Dear 25-year-old me: Here’s some advice.


Navigating your 20s can be tricky. Start your 401(k) early, get a master’s degree, don’t get a master’s degree, make time to network, skip the latte—we’ve all received similar well-intended nuggets of advice over the years from friends and family. The Network spoke with four Baton Rouge women who have experienced success in their careers about what advice they would give if met face-to-face with their 25-year-old selves. 

JILL SAVARD, CEO of Savard Labor & Marine Staffing

“Don’t worry. Life is full of the most unimaginable twists and turns. Relax and enjoy them, as they take you to the best places and things always work out. Appreciate and embrace failure—it is your greatest teacher. Question everything and be different in as many ways as possible.”

LYNN DAIGLE, retail broker at NAI/Latter Blum

“Ask the questions. Speak up. And do it; just go for it. There’s no reason not to. I wasn’t told that in school. I was told to follow the rules, but the rules were different for men and women. Now it’s different. I would also say read Sheryl Sandberg’s Lean In. You have to picture yourself at the table to get there, and you have to have to do what it takes to get there. Don’t settle for anything less than your biggest dream.”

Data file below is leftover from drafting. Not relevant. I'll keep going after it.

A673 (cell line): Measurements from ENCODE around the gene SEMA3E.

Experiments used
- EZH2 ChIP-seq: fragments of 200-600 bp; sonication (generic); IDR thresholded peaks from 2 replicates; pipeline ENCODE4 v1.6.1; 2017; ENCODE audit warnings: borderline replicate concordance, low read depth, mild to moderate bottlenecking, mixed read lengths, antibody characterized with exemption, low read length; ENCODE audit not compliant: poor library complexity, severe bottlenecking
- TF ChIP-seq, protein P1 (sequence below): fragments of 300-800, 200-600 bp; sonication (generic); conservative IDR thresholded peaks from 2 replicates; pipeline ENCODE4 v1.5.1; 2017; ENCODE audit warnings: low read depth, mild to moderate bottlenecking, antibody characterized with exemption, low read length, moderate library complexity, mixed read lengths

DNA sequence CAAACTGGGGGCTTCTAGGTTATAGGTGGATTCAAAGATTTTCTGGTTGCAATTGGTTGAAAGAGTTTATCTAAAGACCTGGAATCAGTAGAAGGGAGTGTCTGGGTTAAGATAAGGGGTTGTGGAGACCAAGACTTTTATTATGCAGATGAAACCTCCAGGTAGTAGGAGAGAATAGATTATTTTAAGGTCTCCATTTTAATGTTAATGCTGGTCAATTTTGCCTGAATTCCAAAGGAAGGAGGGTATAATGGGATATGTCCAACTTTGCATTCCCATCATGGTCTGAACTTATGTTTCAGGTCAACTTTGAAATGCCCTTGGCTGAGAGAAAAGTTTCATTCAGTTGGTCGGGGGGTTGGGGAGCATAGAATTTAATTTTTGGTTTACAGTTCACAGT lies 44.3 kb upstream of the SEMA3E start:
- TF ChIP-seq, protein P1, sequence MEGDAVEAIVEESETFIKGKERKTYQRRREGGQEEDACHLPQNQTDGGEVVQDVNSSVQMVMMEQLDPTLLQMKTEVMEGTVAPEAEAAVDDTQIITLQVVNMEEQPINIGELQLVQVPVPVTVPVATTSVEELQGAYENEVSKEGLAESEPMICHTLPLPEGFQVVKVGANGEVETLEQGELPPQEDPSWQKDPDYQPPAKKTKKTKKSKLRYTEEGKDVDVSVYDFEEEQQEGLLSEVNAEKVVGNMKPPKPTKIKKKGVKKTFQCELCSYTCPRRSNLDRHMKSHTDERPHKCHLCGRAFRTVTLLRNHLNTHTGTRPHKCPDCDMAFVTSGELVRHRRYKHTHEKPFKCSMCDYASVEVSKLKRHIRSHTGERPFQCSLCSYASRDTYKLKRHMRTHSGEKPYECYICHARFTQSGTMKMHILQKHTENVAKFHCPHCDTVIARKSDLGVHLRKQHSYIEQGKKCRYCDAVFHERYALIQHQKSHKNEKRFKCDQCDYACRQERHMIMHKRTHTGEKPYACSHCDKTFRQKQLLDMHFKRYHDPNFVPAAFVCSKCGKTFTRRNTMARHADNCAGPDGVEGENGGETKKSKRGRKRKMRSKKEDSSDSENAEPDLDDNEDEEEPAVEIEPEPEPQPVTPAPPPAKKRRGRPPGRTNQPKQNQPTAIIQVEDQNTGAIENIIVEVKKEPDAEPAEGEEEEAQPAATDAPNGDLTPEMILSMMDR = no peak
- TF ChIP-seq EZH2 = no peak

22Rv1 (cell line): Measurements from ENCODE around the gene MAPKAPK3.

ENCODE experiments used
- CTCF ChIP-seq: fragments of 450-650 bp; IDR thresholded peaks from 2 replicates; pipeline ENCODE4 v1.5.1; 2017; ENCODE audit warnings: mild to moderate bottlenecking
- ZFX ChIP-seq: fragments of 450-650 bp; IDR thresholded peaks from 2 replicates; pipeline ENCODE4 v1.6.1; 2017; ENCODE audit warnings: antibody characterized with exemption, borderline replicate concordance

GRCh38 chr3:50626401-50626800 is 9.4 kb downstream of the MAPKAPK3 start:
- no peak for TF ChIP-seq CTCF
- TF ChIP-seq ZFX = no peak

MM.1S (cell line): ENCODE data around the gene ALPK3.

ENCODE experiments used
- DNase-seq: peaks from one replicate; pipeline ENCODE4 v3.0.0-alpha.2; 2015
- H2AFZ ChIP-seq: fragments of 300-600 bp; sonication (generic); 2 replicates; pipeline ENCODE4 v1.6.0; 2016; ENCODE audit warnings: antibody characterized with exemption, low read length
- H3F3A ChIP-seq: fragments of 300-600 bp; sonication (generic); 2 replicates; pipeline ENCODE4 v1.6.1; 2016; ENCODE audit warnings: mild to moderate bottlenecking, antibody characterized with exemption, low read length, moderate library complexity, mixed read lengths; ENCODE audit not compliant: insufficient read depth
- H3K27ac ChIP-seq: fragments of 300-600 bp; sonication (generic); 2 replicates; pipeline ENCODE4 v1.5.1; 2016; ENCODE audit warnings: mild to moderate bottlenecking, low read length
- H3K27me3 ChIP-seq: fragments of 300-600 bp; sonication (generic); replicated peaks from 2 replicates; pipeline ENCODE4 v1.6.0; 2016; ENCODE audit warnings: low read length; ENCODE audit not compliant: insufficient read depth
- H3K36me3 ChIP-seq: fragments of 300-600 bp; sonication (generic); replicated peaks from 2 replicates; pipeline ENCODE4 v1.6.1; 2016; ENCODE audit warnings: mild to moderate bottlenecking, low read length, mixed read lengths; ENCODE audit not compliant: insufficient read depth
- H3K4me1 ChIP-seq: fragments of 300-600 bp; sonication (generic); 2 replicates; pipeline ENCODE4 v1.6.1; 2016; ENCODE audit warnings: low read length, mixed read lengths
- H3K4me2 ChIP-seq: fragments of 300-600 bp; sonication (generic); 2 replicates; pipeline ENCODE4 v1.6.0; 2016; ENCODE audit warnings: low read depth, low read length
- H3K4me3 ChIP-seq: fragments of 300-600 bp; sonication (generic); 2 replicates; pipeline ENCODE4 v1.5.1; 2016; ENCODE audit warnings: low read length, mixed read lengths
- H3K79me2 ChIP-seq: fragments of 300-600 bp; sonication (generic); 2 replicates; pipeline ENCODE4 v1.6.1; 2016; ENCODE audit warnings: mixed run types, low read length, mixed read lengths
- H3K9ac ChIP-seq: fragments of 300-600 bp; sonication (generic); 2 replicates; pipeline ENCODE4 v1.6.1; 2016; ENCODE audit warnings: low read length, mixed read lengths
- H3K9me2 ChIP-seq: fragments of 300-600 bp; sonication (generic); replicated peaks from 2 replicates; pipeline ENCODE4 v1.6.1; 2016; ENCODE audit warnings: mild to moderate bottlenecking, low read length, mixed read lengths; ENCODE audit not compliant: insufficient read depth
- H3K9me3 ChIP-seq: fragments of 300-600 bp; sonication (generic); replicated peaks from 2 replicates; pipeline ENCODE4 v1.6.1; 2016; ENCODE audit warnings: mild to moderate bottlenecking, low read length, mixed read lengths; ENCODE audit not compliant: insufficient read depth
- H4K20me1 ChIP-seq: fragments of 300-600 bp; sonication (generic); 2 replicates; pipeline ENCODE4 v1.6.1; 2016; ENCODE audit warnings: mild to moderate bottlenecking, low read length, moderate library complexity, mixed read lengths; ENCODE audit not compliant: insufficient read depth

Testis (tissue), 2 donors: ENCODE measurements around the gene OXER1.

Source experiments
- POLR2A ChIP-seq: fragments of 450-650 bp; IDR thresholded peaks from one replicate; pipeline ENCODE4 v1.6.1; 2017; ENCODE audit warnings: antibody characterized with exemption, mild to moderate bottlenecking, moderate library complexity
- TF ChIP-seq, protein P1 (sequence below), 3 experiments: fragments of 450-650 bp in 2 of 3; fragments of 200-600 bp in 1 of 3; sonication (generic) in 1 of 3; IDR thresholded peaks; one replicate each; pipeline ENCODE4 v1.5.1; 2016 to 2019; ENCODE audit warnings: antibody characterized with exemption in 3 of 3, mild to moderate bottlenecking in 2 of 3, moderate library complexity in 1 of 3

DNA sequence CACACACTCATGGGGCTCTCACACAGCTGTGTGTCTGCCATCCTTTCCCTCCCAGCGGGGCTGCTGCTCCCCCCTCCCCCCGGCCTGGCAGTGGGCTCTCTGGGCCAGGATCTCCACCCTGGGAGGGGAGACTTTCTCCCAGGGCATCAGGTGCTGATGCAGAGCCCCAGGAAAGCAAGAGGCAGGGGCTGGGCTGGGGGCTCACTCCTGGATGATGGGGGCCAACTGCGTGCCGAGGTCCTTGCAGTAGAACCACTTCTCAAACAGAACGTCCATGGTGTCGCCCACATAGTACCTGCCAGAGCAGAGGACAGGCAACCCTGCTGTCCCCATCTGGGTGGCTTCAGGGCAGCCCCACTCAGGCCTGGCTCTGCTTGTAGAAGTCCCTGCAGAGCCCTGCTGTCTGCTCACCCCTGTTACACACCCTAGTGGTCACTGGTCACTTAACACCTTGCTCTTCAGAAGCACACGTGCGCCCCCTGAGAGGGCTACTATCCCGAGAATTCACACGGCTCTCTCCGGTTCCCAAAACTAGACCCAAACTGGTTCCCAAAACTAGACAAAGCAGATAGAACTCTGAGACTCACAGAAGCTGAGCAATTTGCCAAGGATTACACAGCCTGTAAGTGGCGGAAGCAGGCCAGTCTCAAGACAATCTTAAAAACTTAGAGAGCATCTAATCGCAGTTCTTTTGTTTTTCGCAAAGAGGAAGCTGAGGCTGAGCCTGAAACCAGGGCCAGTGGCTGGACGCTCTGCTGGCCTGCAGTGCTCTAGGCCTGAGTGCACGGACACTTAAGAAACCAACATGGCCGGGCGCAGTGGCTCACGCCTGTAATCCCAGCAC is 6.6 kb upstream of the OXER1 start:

consultant and political candidate

“Diminish the committee of fear that lives in your head and show up. Do the next right thing. Every single day, if you get over your fear and show up and keep doing the right thing, you will be just fine.”

LINDA BENEDICT, retired LSU AgCenter communications

“First, be conscious of salary differences between men and women doing the same work. Women need to be more assertive about salary equity and expose differences. They (we) need to join organized movements to correct these differences. If there’s not an organization or movement working on this, then start one. This is a battle still going on across America and, most especially, in our state of Louisiana, and every woman should be involved. My second piece of advice is to learn how to speak effectively. My strength was in my writing, and I ignored my shortcomings in speaking ability. I would tell my 25-year-old self to join Toastmaster’s, take speech classes and even get a speech therapist to improve my ability to speak and call attention to the issues I am concerned with. It’s important to communicate through writing. But there are many times when someone can stand up and make people listen to what needs to be done here and now to correct some of society’s wrongs.”

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